Getting SCOTUS To Rule On AWB ???


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7.62X25mm
November 22, 2008, 12:07 AM
Hypothetical scenario --

Let's say Pres. Elect Obama et al decides to pass an AWB; looking at his current Cabinet appointments and the Congress, he has his ducks all lined up.

And so how do we "make a Federal Case out of it" ???

Heller seems the wedge which might open the door to a SCOTUS ruling on an AWB, but what would be a legal strategy for getting the issue before the Court?

You know . . . "Article II" RKBA, "Article I" . . . "to petition the government for a redress of grievances."

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Hoppy590
November 22, 2008, 01:04 AM
"make a Federal Case out of it" ???

you have to loose a case, loose appeals at the highest state court, file a writ of certiorari and HOPE they even care to listen to you.

7.62X25mm
November 22, 2008, 01:18 AM
You mean "lose the case, have appeals move up the judicial ladder."

-----------------

http://certiorari.search.ipupdater.com/certiroari

Certiorari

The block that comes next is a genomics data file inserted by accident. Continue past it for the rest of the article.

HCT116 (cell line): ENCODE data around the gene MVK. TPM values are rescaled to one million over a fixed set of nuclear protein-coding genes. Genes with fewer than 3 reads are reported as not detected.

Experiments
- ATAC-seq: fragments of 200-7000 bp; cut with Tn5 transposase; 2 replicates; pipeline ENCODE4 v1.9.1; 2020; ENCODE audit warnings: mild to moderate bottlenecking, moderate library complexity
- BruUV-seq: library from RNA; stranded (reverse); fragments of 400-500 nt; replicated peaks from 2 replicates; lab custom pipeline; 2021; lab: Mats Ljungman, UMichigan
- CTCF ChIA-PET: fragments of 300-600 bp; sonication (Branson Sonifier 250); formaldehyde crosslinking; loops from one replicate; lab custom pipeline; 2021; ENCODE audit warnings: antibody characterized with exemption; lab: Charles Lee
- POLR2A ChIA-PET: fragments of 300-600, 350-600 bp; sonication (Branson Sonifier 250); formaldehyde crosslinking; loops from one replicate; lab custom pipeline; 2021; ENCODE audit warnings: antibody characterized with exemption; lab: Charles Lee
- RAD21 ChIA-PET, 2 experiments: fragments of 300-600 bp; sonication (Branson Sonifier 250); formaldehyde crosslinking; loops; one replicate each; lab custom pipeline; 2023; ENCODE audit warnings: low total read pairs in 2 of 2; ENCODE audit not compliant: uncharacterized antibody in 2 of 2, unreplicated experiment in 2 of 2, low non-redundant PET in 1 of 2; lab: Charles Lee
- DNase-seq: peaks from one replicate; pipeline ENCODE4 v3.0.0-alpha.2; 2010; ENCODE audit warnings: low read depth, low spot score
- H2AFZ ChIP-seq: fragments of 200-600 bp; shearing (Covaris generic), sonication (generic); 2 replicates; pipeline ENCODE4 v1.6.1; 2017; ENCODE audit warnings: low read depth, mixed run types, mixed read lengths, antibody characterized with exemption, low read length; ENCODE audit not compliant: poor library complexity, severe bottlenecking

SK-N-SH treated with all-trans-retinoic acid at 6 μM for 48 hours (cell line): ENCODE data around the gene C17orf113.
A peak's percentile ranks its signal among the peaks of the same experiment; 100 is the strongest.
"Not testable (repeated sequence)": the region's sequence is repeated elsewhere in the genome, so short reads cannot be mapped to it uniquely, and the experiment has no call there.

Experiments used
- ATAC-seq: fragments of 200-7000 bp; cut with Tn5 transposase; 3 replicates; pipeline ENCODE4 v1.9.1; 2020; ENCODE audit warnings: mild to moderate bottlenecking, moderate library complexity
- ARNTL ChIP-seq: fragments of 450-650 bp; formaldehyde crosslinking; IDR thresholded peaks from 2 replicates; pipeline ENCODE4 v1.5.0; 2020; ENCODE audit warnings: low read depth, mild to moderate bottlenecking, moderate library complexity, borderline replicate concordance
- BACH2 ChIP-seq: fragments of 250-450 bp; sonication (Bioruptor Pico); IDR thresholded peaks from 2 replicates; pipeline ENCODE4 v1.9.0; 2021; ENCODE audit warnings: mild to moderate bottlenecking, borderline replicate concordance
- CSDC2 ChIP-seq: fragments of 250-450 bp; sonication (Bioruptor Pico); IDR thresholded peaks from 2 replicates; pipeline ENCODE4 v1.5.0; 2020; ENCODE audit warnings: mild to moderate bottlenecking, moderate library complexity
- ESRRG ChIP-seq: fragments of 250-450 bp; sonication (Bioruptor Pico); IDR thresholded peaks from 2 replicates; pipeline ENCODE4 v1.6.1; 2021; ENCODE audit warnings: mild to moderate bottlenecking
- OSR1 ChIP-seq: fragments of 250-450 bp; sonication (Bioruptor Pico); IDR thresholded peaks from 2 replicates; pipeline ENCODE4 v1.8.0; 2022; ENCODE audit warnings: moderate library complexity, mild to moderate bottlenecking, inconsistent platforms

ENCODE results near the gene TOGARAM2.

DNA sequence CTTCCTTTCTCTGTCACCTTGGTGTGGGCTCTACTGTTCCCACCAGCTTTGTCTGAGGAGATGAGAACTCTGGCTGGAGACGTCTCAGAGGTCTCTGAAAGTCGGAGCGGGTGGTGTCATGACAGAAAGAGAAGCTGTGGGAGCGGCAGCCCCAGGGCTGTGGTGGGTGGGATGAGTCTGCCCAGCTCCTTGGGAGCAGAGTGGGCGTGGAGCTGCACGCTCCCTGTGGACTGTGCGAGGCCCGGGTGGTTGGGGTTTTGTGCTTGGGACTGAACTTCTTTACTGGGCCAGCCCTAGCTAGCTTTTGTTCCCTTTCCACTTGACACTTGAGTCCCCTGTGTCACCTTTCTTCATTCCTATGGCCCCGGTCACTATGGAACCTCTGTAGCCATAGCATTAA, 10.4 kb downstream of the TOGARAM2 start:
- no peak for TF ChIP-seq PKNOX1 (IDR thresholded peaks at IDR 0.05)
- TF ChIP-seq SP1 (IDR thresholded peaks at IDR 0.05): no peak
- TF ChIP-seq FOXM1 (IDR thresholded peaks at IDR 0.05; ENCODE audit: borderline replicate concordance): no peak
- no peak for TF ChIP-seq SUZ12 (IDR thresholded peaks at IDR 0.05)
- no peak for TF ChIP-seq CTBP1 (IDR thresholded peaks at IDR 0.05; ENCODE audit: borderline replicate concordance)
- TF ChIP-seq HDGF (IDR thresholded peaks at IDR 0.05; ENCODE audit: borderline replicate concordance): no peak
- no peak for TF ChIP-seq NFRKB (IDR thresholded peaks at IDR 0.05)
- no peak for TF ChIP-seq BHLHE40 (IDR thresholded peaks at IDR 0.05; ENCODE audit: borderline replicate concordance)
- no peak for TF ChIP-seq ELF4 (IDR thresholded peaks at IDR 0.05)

In English Law certiorari (Latin, "to inform") is a public law relief (i.e. something for which you ask the court in order to deal with an action of the Government, council or other (quasi)-governmental organisation.) See judicial review and writ. An order of certiorari is given by a senior court to reverse the actions of a lower court or other (quasi)-governmental organisation which has made a decision. The use of certiorari in the UK is declining, due to the changes to the remedies available for judicial review. Historically, certiorari was a prerogative writ used to direct a lower court or tribunal to certify for review the "record" in the case. In the U.S., certiorari is the writ that an appellate court issues to a lower court in order to review its judgment for legal error, where no appeal is available as a matter of right. Since most cases cannot be appealed to the U.S. Supreme Court, for example, a party who wants that court to review a decision of a federal or state court files a "petition for a writ of certiorari" in the Supreme Court. If the court grants the petition, the case is scheduled for briefing and argument. That does not necessarily mean the Supreme Court has found anything wrong with the decision, merely that it wants to look at it for some reason. Four of the nine justices must vote to grant a writ of certiorari. The great majority of cases brought to the Supreme Court are denied certiorari, because the Supreme Court is generally careful to choose only cases in which it has jurisdiction and which it considers sufficiently important to merit the use of its limited resources. Certiorari is sometimes informally referred to as cert, and cases warranting the Supreme Court's attention as certworthy. One situation where the Supreme Court sometimes grants certiorari is when the federal appeals courts in two (or more) federal judicial circuits have ruled different ways in similar situations, and the Supreme Court wants to resolve that "circuit split" about how the law is supposed to apply to that kind of situation. Some U.S. state court systems use the same terminology, but in others, writ of review or leave to appeal is used in place of writ of certiorari as the name for discretionary review of a lower court's judgment. In the administrative law context, the common-law writ of certiorari was historically used by lower courts in the U.S. for judicial review of decisions made by an administrative agency after an adversarial hearing. Some states have retained this use of the writ of certiorari, while others have replaced it with statutory procedures. In the federal courts, this use of certiorari has been abolished, and replaced by a civil action under the Administrative Procedure Act in a United States District Court, or in some circumstances, a petition for review in a United States Court of Appeals. Category:Law Category:Prerogative